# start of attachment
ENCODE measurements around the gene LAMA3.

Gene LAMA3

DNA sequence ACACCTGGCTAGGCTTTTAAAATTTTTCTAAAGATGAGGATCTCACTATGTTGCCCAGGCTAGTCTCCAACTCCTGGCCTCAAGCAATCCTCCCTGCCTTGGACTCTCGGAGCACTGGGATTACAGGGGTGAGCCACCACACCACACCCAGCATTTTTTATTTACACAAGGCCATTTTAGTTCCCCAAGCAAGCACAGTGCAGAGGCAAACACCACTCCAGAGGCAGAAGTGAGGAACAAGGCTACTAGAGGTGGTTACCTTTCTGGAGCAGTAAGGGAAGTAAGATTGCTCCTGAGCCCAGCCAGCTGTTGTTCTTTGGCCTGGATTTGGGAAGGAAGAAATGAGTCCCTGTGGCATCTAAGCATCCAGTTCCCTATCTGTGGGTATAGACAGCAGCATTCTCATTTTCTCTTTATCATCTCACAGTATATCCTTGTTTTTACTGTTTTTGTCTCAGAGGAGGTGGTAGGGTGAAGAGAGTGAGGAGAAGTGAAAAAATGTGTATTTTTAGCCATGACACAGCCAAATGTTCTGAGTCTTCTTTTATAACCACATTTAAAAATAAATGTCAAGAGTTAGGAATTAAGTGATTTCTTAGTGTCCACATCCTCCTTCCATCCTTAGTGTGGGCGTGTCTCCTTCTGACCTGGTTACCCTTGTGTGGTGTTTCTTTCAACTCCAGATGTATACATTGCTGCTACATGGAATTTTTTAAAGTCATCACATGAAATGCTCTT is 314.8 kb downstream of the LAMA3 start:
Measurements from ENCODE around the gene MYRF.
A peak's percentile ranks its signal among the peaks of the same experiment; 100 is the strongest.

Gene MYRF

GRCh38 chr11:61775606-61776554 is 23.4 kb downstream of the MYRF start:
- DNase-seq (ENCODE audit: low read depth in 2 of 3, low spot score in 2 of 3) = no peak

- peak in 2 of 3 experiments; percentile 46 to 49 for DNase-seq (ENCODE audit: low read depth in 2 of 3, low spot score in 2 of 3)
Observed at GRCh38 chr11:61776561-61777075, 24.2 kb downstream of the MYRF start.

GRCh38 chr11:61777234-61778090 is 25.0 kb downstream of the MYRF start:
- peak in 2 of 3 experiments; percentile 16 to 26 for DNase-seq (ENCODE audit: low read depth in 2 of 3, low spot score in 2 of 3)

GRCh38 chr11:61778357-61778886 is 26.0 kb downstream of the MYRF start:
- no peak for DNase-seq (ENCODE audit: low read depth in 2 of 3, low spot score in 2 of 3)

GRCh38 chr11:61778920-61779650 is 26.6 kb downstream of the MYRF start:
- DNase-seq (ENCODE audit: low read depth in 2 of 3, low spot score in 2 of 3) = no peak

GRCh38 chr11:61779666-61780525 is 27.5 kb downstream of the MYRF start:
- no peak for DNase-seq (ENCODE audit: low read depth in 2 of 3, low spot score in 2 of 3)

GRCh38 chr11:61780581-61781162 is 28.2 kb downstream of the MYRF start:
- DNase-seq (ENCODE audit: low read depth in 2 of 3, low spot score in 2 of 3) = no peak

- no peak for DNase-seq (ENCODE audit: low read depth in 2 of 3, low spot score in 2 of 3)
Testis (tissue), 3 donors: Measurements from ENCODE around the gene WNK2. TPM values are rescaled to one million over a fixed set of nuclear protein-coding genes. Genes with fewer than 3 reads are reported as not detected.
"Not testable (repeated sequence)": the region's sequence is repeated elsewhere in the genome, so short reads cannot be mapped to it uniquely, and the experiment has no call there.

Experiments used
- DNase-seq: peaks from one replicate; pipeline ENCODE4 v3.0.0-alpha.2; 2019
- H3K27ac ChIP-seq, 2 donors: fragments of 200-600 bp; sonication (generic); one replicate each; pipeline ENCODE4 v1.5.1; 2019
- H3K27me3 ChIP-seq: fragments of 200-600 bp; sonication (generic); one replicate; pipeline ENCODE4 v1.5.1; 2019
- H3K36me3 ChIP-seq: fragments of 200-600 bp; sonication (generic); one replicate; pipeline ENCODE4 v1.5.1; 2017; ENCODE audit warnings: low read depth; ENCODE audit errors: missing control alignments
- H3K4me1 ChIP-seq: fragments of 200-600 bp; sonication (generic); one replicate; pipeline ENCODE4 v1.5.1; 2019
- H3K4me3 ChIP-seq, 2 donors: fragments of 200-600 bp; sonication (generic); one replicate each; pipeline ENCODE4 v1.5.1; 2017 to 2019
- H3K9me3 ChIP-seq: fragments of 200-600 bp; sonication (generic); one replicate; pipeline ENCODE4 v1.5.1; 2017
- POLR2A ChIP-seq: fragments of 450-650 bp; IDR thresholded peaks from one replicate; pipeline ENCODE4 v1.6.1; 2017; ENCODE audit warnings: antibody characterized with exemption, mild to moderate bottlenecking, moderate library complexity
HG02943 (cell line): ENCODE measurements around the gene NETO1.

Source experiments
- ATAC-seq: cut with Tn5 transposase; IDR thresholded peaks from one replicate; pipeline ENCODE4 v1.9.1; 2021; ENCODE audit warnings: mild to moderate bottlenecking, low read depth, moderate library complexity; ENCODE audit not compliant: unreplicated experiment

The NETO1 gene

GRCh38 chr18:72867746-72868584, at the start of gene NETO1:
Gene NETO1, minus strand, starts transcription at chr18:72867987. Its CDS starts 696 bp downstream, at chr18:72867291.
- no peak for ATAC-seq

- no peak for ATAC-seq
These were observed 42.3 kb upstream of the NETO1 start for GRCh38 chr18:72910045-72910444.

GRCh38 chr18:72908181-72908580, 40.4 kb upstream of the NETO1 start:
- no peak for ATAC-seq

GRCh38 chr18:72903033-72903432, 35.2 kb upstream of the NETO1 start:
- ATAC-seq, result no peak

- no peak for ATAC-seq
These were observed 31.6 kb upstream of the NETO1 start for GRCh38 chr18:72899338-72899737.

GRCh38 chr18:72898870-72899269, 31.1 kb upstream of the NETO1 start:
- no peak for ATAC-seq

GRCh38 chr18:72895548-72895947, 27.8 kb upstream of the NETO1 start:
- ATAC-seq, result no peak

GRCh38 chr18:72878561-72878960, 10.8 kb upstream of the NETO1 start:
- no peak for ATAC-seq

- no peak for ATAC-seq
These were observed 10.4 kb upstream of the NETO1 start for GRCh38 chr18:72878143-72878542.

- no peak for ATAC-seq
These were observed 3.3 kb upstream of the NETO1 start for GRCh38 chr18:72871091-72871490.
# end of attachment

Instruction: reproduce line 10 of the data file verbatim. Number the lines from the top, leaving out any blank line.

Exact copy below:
Observed at GRCh38 chr11:61776561-61777075, 24.2 kb downstream of the MYRF start.